I’m glad to see the concern, but the main goal of AP courses, as I understand them, is to teach students enough to pass the CS AP exam for college. As I understand it the AP exam comes in two flavors: C++ and Java. Students can take either one. So if students take the course and they pass the AP exam in sufficient numbers, then I think the school is going to think it’s doing its job well.

    I’ve been reading about a disquieting trend in the CS programs at universities. Their CS programs are turning into “all Java, all the time.” This isn’t true of all universities, but it’s something that’s been coming up on the radar of people who care about the computer science discipline. I’d suggest if you or anyone else is planning on pursuing CS as a major that you check out each prospective university’s program to get your own sense of what you will be learning, and whether it satisfies you.

  • 15. eipi  |  May 16, 2007 at 1:46 am

    Iā€™m glad to see the concern, but the main goal of AP courses, as I understand them, is to teach students enough to pass the CS AP exam for college.

    Ironically, the whole Java requirement comes from ETS, who makes the AP tests, and that’s the main force pushing Java into both high school and university curricula. Universities didn’t initiate the change from Pascal to Java and most professors I’ve met at the SIGCSE conferences wish we could go back to a better language like Pascal or Scheme. There’s a huge literature on the problems with teaching Java as a first language, and a lot of tools and techniques (IDEs, limited language variants, special educational libraries) that attempt to overcome the complexity of Java.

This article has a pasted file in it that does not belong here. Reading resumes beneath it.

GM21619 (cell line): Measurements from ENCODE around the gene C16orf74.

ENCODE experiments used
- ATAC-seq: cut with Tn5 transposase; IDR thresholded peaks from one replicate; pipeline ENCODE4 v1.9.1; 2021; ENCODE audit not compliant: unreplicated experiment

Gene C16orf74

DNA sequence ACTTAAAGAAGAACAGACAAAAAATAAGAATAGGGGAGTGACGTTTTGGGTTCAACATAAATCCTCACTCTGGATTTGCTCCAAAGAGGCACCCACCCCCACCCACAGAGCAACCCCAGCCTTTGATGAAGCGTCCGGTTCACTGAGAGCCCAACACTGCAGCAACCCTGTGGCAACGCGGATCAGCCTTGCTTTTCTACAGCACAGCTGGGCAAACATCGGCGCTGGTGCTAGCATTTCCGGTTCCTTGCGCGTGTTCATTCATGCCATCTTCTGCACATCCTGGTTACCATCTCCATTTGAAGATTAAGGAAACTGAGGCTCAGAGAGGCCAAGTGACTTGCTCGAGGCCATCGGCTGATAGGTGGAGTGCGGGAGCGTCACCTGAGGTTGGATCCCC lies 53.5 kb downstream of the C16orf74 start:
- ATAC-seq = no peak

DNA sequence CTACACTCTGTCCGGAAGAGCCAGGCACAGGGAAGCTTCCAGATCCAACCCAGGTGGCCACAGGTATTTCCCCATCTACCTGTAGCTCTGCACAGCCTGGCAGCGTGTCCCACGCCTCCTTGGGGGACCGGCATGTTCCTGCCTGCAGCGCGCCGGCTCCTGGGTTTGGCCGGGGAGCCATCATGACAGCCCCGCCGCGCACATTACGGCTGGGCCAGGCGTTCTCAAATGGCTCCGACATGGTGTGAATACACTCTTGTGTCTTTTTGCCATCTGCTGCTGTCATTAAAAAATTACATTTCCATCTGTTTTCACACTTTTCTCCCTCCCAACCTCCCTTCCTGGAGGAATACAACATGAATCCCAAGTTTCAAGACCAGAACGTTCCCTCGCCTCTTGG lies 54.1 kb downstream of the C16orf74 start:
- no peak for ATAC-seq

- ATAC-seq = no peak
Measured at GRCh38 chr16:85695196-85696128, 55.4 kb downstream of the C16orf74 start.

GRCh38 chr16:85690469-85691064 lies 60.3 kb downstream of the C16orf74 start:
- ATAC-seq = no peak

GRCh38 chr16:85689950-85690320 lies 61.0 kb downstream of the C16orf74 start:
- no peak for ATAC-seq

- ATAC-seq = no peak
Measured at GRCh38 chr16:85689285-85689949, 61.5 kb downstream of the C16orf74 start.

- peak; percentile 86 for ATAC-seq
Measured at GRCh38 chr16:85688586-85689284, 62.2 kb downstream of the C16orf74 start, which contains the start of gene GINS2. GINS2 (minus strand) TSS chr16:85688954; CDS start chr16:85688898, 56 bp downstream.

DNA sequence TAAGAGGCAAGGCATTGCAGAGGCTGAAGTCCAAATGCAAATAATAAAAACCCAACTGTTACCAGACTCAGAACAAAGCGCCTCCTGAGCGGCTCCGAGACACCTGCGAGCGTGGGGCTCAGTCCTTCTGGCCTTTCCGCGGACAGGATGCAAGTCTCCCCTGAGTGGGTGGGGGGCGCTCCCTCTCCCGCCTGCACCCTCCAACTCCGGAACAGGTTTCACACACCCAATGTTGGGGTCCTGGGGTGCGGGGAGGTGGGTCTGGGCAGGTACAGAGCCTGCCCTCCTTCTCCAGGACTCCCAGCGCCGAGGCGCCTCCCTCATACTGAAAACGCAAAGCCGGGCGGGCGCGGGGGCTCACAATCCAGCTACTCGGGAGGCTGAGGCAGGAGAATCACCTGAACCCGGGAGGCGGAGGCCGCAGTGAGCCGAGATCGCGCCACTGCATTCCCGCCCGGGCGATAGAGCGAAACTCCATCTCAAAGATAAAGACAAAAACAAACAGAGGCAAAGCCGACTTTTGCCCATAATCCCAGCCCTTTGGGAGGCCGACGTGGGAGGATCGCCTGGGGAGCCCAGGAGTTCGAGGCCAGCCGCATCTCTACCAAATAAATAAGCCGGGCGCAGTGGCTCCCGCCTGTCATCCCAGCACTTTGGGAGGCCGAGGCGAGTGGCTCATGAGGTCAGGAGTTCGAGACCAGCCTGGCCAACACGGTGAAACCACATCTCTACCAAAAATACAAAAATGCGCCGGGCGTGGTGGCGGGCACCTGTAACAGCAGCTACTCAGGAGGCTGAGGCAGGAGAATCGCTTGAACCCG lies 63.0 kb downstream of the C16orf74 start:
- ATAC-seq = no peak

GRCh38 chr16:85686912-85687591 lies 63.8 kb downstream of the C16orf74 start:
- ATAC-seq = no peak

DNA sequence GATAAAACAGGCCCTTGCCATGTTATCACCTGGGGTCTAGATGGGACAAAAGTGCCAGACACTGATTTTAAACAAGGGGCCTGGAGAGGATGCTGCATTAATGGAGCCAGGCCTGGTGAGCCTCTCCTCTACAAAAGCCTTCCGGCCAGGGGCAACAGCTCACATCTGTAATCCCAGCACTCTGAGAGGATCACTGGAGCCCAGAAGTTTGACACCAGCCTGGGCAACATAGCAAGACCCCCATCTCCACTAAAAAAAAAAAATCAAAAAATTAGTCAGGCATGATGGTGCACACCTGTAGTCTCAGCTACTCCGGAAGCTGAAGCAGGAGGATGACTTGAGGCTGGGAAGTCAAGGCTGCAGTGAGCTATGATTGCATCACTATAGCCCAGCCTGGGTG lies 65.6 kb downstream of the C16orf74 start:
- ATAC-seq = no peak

• 16. Mark Miller  |  May 16, 2007 at 9:28 am

    What I heard was that industry was pushing it, but that may just be speculation. The worry is that the CS curriculum itself is getting watered down because of it. I’ve discussed this with a software architect who blogs at TechRepublic. He’s occasionally complained about “shake-n-bake” programmers, who don’t know much CS, and mostly know how to “glue” libraries together–and he’s talking about Java programmers. Not all of them, of course, but he says he’s seen it a lot.

    Then there was tickletux who posted about using the FizzBuzz problem as an interview question, and how he’s seen CS graduates and experienced developers who can’t solve it, or take a long time to do so. All it is is counting from 1 to 100 and picking out which numbers in the series are evenly divisable by 3 and 5. It’s examples like this that cause me to become alarmed. I mean, I could’ve solved that problem when I was in high school. Now I’d ask the guy, “What? Are you kidding?”

    Re: tools making up for Java’s complexity

    Yep. The thing is you better hope the tools can handle every problem you throw at them. Otherwise you’re on your own.